By Dennis Byrne; Chicago Tribune; July 7, 2008
David Plouffe, manager of Sen. Barack Obama’s presidential campaign, keeps sending me e-mails asking me to cough up money because the presumptive Democratic nominee’s fundraising is, supposedly, as pure as the driven snow. Somehow, my name got on Obama’s list of prospective suckers, and for months I’ve read this song and dance about how he has freed himself from the tentacles of special interests.
This is baloney.
Consider Plouffe’s money pitch that followed Obama’s recent decision not to accept publicly funded campaign money, which means Obama can spend way more than the $84.1 million campaign spending cap—which, by the way, is something the senator promised never to do.
Said Plouffe: “Opting out of public matching funds was an extremely difficult decision and frankly we are at a disadvantage when it comes to raising money. Unlike [ Sen.] John McCain [the presumptive Republican presidential nominee], this campaign has never accepted donations from Washington lobbyists or special-interest PACs [political action committees] . . . While McCain has built his fundraising strategy around high-dollar donors giving huge checks to the [Republican National Committee], you are creating a new model for publicly financed campaigns.”
First, Plouffe is being—I’ll be charitable—disingenuous when he says that “we are at a disadvantage” in the money game. “Strategists for both parties,” reports Bloomberg News service, “say Obama probably will outpace McCain by more than $100 million for the presidential campaign.” Obama can spend whatever he will raise; he has already raised more than $266 million, most just for the primaries. The non-partisan Center for Responsive Politics said this is the first time since the Nixon-McGovern race that the two major presidential candidates will compete on an uneven playing field.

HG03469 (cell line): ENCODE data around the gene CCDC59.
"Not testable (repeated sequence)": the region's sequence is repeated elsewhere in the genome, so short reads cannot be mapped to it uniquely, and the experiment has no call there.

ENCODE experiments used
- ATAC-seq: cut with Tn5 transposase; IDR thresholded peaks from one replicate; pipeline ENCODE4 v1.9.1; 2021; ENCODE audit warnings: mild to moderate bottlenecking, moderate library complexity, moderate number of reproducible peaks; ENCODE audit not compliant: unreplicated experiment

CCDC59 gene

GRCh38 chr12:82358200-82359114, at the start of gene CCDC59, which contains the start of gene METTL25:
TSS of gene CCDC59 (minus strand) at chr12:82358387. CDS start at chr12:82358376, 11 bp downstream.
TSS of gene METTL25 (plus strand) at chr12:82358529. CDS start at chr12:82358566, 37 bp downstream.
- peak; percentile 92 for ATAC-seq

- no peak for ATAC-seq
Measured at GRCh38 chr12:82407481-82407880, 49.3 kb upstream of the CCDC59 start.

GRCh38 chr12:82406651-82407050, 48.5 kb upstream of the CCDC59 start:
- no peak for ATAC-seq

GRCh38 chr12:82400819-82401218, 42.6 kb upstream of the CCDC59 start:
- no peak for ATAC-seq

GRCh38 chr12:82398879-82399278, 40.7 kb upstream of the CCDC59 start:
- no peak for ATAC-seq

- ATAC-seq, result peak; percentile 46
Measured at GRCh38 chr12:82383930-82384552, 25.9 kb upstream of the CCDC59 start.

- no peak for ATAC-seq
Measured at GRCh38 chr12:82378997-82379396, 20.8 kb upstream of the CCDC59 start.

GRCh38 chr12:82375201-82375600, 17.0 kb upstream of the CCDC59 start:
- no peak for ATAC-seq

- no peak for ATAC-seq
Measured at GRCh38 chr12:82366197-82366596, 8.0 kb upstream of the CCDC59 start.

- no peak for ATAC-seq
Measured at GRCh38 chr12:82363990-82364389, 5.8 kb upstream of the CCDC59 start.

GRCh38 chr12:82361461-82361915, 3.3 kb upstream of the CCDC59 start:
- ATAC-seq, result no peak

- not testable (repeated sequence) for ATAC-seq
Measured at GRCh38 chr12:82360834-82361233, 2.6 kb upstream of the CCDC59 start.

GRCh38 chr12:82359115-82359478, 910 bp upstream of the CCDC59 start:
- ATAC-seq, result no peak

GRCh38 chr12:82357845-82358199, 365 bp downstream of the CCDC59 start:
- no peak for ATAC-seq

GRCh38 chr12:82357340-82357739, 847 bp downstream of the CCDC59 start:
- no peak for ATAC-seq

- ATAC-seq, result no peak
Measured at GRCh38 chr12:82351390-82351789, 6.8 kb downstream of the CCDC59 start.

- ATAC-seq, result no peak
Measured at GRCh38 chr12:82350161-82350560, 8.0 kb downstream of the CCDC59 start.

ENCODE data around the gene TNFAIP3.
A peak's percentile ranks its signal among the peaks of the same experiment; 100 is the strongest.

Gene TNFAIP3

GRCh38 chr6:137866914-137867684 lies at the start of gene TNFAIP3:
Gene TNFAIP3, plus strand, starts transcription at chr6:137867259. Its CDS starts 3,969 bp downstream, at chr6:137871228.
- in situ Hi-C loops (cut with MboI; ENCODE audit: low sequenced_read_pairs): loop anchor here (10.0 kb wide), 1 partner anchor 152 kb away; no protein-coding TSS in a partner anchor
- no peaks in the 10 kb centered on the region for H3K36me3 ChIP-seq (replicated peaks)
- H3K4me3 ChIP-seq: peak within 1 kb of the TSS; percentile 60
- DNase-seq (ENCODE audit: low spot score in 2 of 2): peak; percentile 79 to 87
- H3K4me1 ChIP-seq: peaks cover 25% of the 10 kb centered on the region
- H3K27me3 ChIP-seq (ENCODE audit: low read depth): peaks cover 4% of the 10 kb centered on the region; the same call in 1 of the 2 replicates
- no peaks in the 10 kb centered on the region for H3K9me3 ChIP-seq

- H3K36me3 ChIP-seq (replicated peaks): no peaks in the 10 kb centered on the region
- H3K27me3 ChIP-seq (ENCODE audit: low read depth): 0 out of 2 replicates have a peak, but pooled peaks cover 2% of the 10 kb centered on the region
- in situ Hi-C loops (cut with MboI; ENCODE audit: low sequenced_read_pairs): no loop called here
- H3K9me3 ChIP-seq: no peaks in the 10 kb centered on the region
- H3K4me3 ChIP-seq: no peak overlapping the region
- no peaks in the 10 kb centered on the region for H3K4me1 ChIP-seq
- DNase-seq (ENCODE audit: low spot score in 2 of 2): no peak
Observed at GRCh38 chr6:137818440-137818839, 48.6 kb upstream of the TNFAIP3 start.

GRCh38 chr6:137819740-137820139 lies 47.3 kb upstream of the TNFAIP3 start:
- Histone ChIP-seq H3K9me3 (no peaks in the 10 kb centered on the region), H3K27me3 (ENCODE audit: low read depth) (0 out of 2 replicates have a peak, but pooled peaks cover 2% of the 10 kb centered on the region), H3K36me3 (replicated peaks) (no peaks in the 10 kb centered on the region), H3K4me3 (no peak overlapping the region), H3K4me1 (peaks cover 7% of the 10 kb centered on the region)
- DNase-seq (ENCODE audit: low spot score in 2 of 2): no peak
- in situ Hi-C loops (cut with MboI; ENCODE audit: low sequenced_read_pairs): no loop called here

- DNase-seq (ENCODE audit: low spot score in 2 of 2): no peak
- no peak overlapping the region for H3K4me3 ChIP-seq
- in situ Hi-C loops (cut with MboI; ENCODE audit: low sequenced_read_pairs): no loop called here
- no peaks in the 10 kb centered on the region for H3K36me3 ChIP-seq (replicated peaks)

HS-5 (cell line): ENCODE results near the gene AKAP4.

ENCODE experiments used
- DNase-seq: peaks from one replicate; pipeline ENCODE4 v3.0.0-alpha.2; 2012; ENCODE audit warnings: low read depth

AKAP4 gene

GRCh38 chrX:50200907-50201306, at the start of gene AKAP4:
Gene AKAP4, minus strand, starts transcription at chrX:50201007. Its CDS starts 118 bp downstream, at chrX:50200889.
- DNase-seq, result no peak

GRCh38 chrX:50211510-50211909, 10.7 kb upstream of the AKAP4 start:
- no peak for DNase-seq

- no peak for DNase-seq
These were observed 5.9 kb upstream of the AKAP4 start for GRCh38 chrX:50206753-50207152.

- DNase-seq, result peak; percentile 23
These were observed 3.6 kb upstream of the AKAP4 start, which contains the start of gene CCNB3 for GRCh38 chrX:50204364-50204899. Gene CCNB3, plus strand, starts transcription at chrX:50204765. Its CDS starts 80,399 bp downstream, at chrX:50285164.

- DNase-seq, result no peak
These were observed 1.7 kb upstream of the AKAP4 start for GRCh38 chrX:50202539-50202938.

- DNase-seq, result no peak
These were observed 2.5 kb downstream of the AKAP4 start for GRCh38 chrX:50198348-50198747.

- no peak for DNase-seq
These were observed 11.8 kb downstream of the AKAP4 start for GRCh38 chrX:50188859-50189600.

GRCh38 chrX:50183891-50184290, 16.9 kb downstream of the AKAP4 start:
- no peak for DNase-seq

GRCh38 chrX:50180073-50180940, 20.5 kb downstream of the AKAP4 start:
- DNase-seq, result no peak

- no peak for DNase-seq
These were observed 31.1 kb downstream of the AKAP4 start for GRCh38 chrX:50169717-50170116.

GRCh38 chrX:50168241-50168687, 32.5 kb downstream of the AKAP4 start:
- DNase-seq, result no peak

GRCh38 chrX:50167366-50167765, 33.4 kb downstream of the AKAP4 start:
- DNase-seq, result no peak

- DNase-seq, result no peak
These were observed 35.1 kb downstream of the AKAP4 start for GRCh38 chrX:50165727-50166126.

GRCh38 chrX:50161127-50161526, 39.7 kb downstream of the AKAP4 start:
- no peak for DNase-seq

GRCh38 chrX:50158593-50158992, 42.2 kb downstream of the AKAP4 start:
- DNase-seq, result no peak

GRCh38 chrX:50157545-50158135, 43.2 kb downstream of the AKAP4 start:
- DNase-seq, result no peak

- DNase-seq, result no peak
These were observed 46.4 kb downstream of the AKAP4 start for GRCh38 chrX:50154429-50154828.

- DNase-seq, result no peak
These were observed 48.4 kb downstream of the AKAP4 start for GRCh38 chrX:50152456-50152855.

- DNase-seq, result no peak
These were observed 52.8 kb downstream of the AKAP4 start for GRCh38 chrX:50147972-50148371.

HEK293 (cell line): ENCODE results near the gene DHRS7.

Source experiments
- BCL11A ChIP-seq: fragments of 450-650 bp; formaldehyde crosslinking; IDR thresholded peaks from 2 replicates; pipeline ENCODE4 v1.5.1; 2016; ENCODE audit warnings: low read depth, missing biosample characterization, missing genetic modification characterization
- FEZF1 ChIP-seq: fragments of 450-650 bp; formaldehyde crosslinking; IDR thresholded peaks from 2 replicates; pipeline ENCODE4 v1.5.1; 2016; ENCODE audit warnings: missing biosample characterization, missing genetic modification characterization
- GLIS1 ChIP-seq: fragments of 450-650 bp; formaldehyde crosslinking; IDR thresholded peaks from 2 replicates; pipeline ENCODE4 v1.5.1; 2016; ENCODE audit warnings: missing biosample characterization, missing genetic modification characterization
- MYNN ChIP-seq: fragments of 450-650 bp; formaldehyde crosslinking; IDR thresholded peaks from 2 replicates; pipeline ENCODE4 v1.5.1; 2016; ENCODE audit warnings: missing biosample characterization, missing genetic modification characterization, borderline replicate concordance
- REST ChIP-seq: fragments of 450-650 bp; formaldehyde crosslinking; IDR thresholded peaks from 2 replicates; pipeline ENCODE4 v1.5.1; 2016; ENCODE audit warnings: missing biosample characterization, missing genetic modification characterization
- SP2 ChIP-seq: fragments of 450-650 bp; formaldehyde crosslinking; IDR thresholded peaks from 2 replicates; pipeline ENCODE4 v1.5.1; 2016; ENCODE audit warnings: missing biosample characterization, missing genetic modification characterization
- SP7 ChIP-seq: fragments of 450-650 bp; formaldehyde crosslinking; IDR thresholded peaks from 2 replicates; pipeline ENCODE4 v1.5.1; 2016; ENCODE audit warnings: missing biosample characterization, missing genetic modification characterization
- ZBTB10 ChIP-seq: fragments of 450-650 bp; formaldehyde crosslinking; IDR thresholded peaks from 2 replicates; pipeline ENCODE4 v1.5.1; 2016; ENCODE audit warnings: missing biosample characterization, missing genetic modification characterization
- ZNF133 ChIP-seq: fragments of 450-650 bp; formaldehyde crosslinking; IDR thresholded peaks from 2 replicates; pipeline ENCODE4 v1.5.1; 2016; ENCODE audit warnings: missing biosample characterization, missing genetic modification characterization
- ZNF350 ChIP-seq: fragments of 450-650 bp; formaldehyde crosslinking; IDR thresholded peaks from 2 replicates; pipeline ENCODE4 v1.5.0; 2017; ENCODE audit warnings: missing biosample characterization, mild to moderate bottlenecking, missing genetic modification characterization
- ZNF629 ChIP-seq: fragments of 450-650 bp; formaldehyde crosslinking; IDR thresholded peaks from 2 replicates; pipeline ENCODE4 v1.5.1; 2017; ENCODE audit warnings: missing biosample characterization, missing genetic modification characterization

Second, the Obama campaign is shading the truth when it implies that all the money comes from small contributions of $5, $10 or $20. The Center estimated that 55 percent of the hundreds of millions raised has come from big donors—those giving more than $200.
Third, Plouffe is flat wrong when he says this campaign has never accepted money from lobbyists or special-interest political action committees. The Center reported that Obama had raised $115,163 from “lobbyists” as of March 20. Obama now says they are “former” lobbyists, so they don’t fall under his ban on lobbyist donations.
So, whom do lobbyists represent? Special interests—various industries and associations wanting something from government. Here, from the Center’s OpenSecrets.org, are some of the industries that have given Obama money: lawyers, $17.8 million; securities and investments, $7.9 million; education, $7 million; real estate, business services, miscellaneous businesses, health professionals and TV/movies/music, more than $4 million each. Computers/Internet, finance, civil servants and public officials, printing and publishing, commercial banks, hospitals and nursing homes, construction services, all ranging from almost $1 million to more than $3 million.
Biggest donors? Goldman, Sachs & Co., UBS, JPMorgan Chase, Citigroup, National Amusements, Lehman Brothers, Google, Sidley Austin, Skadden Arps, Time Warner, Morgan Stanley, Exelon, Latham & Watkins, Microsoft and GE are among the biggest corporate contributors.
How can this be? Didn’t Obama say he doesn’t accept money from lobbyists and PACs? Well, that means he still can accept money from “spouses of lobbyists, non-lobbying partners who work for lobbying firms or for law firms that do lobbying, ex-lobbyists and state lobbyists,” said the Center. “Because of contribution limits, organizations that bundle together many individual contributions are often among the top donors to presidential candidates. These contributions can come from the organization’s members or employees [and their families].”
Obama said he now eschews public financing because the devil (McCain and the GOP) made him do it; Obama supposedly is at a disadvantage because they are “fueled by contributions from Washington lobbyists and special-interest PACs.”
To which FactCheck.org replied: “We find that to be a large exaggeration and a lame excuse. In fact, donations from PACs and lobbyists make up less than 1.7 percent of McCain’s total receipts, and they account for only about 1.1 percent of the [Republican National Committee’s] receipts.”
Here’s a final word from FactCheck: “[T]he Democratic National Committee has historically been far more reliant on PAC and lobbyist money than the RNC. In 2004, PACs provided about 10 percent of the DNC’s total fundraising and only about 1 percent of the RNC’s total. Obama, after he sewed up enough delegates to win the party’s nomination, sent word to the DNC to stop accepting PAC and lobbyist donations.”
Tell your donors anything; it’s almost like they’ll believe it.